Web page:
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Aggressive Beijing not to deter United States, says defence secretary Lloyd Austin

Austin justifies activities in airspace near China

Chris Buckley, Damien Cave Singapore Published 04.06.23, 05:09 AM
US secretary of defence Lloyd Austin

US secretary of defence Lloyd Austin File picture

The US military will keep passing through Asian skies and seas where China has become increasingly pugnacious, defence secretary Lloyd J. Austin III said in Singapore, where the Chinese defence minister’s refusal to hold talks with him has highlighted the rifts between Beijing and Washington.

The annual Shangri-La Dialogue in Singapore has in its two decades of operation become a venue for military officials from Washington and Beijing to rhetorically spar, but also to hold bilateral discussions aimed at blunting tensions. This year, however, the Chinese defence minister, General Li Shangfu, declined to meet Austin.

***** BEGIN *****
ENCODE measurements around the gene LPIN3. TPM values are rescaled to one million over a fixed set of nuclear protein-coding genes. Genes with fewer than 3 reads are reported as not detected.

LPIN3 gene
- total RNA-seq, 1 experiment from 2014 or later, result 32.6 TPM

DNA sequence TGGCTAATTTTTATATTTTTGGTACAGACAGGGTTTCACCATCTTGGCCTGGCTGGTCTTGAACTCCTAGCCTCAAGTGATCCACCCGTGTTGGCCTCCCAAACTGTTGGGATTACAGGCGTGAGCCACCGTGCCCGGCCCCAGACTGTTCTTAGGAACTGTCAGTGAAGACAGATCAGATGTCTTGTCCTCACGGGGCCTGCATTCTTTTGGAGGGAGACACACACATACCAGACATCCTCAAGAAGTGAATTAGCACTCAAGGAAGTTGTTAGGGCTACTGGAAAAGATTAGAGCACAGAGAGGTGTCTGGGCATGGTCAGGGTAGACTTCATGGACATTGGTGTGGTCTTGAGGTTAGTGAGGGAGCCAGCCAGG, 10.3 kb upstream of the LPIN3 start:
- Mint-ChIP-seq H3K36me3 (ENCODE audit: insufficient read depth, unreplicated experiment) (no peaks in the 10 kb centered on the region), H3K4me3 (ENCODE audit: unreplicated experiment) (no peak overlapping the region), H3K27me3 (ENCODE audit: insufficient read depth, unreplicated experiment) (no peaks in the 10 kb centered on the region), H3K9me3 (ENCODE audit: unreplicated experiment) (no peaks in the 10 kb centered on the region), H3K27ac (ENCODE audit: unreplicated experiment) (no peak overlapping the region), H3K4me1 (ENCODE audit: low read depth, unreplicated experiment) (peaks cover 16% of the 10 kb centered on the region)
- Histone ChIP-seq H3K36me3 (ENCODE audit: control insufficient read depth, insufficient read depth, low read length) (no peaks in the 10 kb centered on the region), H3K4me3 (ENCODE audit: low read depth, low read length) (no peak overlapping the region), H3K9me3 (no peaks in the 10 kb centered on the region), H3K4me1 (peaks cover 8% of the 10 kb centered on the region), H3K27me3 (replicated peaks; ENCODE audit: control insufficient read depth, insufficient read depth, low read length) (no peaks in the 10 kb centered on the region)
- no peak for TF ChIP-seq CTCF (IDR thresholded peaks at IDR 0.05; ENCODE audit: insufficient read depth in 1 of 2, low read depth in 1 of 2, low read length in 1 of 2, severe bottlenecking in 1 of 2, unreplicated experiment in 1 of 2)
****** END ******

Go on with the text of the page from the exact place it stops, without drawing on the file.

In his speech, Austin pressed his main themes: justifying activities by the US and its allies in the seas and airspace near China; promoting stronger alliances with Washington in the region; and vowing continued US support for Taiwan. All these are sore points for Beijing, especially Taiwan, which China claims as its own territory.

“We won’t be deterred by dangerous operational behaviour at sea or in international airspace,” Austin told the audience of military officials and experts from across Asia and beyond. “The People’s Republic of China continues to conduct an alarming number of risky intercepts of US and allied aircraft flying lawfully in international airspace. “We’ve all just seen another troubling case of aggressive and unprofessional flying by the PRC,” he said, referring to China.

In late May, a Chinese J-16 jet fighter flew perilously close to a US Air Force RC-135 reconnaissance plane over the South China Sea, according to the US Indo-Pacific Command.

It was one of the recent flare-ups shaping discussion in Singapore, where concern focused on the confounding dynamic between the world’s two biggest economies: signs of efforts to ease tensions, amid deep mutual distrust over military and strategic intentions.

Austin and the Chinese defence minister, General Li, shook hands during a brief encounter at the forum’s opening dinner on Friday. But on Saturday, Austin said it was not enough.

New York Times News Service

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